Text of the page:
Economics, Funds Management, Thailand - Written by on Wednesday, September 1, 2010 18:37 - 0 Comments

Asiamoney.com: Korn’s pitch for Thailand

Asiamoney.com Opinion

Thai finance minister Korn Chatikavanij and Stock Exchange of Thailand president Charamporn Jotikasthira were being chaperoned around Asia by Credit Suisse last week, in an attempt to rehabilitate Thailand’s reputation among foreign investors in the wake of the red shirt protests.

Korn & Co have a good story to tell. Although tourism has obviously been battered, all other indicators look remarkably strong: private consumption, private investment and exports are all on track for their best performance for at least three years in the second half of 2010. GDP, which shrank 2.3% in 2009, is being called in a 6.5 to 7.5% range for 2010 by economists. Thai companies are enjoying strong profit growth: the banking sector just logged its best quarter of profit in almost a decade. And most remarkably of all, the SET index has gone steadily upwards all year, barely feeling the effect of the riots and their painful resolution even when the stock exchange itself was on fire. In fact, the market has doubled since December 2008.

But it’s not the whole story. Thailand’s impressive resilience has been secured on domestic demand and money, rather than foreign capital. The Thai stock market may have looked stable as buildings went up in flames in May, but there was another story behind the scenes: TB58.8 billion (US$1.88 billion) of foreign money fled the market that month, mainly being bought up instead by local retail investors. Some of that foreign money has trickled back in but by August, barely a third of what had fled in one month had returned in the subsequent three. Credit Suisse considers Thailand among the most under-owned market by foreigners in all of Asia. Foreign investors are not yet convinced about Thailand.

And why should they be? Solid economic numbers are all well and good but foreign fund managers expect that a resumption of protest and dissent would hit markets, and hence their portfolio investment. Ask a major regional fund manager about Thailand and the first thing that comes up is never GDP or domestic private investment: it’s red shirts. There is no clear evidence that the social inequality between city and country, industry and agriculture, has been resolved, and that remains the fundamental cause of the unrest. Until foreigners are convinced of Thailand’s ability not only to trigger recovery in its economy but sustain it in peace, they won’t be back in force.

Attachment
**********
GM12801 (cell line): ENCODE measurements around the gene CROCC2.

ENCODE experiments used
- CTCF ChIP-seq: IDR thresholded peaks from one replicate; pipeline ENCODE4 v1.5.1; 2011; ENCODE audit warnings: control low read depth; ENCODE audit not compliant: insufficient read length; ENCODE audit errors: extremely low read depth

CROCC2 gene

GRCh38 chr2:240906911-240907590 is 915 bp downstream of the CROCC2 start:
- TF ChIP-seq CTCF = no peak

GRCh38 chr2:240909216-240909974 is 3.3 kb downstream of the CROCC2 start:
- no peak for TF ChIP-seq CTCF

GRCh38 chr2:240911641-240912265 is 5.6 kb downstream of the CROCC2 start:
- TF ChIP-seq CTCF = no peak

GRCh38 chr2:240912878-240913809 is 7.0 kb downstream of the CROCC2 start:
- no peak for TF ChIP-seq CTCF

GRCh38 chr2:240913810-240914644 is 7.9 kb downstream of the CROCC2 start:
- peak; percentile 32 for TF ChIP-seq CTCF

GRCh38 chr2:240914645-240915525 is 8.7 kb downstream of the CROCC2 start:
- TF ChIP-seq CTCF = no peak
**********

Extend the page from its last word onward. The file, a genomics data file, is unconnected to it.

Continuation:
Central to this is a peaceful and conclusive election, and on this score Korn has some remarkably candid things to say. The ruling party – one which has not won a democratic election for power – is committed to holding an election by the end of 2011, but Korn suggested it could come much earlier, for starkly pragmatic reasons. An early election, he says, would mean going to the polls before the opposition has a chance to file a motion of no confidence in parliament, which would probably happen in February; and would also be before the next dry season. “That is when farmers are most unemployed, rural sentiment is low and they are feeling the least happy,” Korn says, pointing out the last two red shirt protests occurred in March and April during the dry season. Also, water in the dams is lower this year than it was last, meaning less will be available for release to agriculture next year. “Farmers may feel less content by March or April than they do now.”

A decisive, respected, early election a few months from now – whichever way the result goes – would be good news for Thailand if it brings a sense of stability, but there is another stumbling block to come first. The ruling party could be dissolved depending on a decision expected in October on a case of fraudulent misuse of contributions. In the worst case, all executives of the party who were there at the time of the alleged misuse could be banned – and that includes the current prime minister. It’s worth noting, though, that there’s one senior member of that government who would certainly not be dismissed, since he wasn’t in the party at the time: Korn, generally considered clean. Perhaps the former JP Morgan man is a future national leader.

Are foreigners wrong about Thailand? Korn tells Asiamoney that “in stock market, as in politics, perception is key. And perception is obviously very negative for the country, which is hardly surprising given the images that were screened across everybody’s television screens around the world.” But he believes Thailand’s performance under stress is an argument for foreigners to have greater confidence in the resilience of the system. “This was probably the ultimate stress test for the country as a whole. And I think we came through it pretty well: we had a mini-revolution in the country,” he says.

“There are other countries that appear to be stable but have not had to go through that kind of test. Who knows if they could withstand such a level of stress in the same way the Thai system has.” Coming months will show if his message is getting through to foreign capital.



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